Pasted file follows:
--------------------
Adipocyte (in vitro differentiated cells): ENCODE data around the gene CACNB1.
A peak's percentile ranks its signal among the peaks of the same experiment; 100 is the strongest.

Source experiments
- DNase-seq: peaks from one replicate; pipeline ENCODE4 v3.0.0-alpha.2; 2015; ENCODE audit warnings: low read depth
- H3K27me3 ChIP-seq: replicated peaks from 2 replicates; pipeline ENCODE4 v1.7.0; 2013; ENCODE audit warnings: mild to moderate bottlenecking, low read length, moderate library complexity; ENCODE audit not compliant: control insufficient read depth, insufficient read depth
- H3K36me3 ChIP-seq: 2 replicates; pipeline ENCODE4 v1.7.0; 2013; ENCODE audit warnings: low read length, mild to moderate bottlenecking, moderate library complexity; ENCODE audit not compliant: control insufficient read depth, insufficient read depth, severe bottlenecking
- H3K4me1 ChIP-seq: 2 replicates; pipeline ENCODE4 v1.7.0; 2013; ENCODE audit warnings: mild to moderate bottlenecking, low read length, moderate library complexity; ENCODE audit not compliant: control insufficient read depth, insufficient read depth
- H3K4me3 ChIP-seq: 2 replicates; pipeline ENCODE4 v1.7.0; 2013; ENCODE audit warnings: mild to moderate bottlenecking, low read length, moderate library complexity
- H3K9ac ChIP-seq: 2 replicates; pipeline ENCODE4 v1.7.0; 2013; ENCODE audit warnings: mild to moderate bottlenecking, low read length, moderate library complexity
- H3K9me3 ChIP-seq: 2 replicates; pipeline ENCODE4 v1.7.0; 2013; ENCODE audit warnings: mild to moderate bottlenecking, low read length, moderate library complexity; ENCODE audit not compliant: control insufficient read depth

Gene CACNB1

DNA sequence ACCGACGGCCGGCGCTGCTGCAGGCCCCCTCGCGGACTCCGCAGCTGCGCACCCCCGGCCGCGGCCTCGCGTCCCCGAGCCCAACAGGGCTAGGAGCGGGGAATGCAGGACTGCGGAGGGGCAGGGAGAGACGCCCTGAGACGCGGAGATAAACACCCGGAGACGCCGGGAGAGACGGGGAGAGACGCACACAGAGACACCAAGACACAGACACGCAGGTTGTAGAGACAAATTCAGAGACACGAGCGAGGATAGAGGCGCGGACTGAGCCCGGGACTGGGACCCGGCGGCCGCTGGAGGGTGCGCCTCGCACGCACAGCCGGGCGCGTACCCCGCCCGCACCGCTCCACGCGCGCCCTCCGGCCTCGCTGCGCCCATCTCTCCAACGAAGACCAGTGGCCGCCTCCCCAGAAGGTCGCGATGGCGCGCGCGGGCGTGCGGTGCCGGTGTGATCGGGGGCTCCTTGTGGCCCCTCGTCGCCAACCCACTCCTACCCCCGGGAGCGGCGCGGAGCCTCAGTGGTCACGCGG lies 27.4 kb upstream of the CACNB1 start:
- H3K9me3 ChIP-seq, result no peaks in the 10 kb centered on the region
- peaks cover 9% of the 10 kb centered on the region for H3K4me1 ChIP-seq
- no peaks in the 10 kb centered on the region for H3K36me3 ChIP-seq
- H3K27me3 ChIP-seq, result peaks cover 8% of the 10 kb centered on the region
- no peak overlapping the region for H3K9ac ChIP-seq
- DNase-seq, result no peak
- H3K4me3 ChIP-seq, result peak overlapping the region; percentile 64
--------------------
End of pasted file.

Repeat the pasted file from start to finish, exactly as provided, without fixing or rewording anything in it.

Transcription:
Adipocyte (in vitro differentiated cells): ENCODE data around the gene CACNB1.
A peak's percentile ranks its signal among the peaks of the same experiment; 100 is the strongest.

Source experiments
- DNase-seq: peaks from one replicate; pipeline ENCODE4 v3.0.0-alpha.2; 2015; ENCODE audit warnings: low read depth
- H3K27me3 ChIP-seq: replicated peaks from 2 replicates; pipeline ENCODE4 v1.7.0; 2013; ENCODE audit warnings: mild to moderate bottlenecking, low read length, moderate library complexity; ENCODE audit not compliant: control insufficient read depth, insufficient read depth
- H3K36me3 ChIP-seq: 2 replicates; pipeline ENCODE4 v1.7.0; 2013; ENCODE audit warnings: low read length, mild to moderate bottlenecking, moderate library complexity; ENCODE audit not compliant: control insufficient read depth, insufficient read depth, severe bottlenecking
- H3K4me1 ChIP-seq: 2 replicates; pipeline ENCODE4 v1.7.0; 2013; ENCODE audit warnings: mild to moderate bottlenecking, low read length, moderate library complexity; ENCODE audit not compliant: control insufficient read depth, insufficient read depth
- H3K4me3 ChIP-seq: 2 replicates; pipeline ENCODE4 v1.7.0; 2013; ENCODE audit warnings: mild to moderate bottlenecking, low read length, moderate library complexity
- H3K9ac ChIP-seq: 2 replicates; pipeline ENCODE4 v1.7.0; 2013; ENCODE audit warnings: mild to moderate bottlenecking, low read length, moderate library complexity
- H3K9me3 ChIP-seq: 2 replicates; pipeline ENCODE4 v1.7.0; 2013; ENCODE audit warnings: mild to moderate bottlenecking, low read length, moderate library complexity; ENCODE audit not compliant: control insufficient read depth

Gene CACNB1

DNA sequence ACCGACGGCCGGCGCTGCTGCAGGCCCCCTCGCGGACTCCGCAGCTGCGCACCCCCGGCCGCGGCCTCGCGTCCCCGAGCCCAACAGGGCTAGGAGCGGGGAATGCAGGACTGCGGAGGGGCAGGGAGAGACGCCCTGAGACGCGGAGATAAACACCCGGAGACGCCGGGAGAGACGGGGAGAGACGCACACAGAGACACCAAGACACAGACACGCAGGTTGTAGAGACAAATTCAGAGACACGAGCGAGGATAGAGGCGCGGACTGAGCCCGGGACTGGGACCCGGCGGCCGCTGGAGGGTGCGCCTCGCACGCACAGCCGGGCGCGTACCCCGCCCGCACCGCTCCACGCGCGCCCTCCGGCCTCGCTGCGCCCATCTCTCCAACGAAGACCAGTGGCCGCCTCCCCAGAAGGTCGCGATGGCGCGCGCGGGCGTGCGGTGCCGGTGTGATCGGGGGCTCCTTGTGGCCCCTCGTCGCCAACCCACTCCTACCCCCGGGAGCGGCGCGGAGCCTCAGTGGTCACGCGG lies 27.4 kb upstream of the CACNB1 start:
- H3K9me3 ChIP-seq, result no peaks in the 10 kb centered on the region
- peaks cover 9% of the 10 kb centered on the region for H3K4me1 ChIP-seq
- no peaks in the 10 kb centered on the region for H3K36me3 ChIP-seq
- H3K27me3 ChIP-seq, result peaks cover 8% of the 10 kb centered on the region
- no peak overlapping the region for H3K9ac ChIP-seq
- DNase-seq, result no peak
- H3K4me3 ChIP-seq, result peak overlapping the region; percentile 64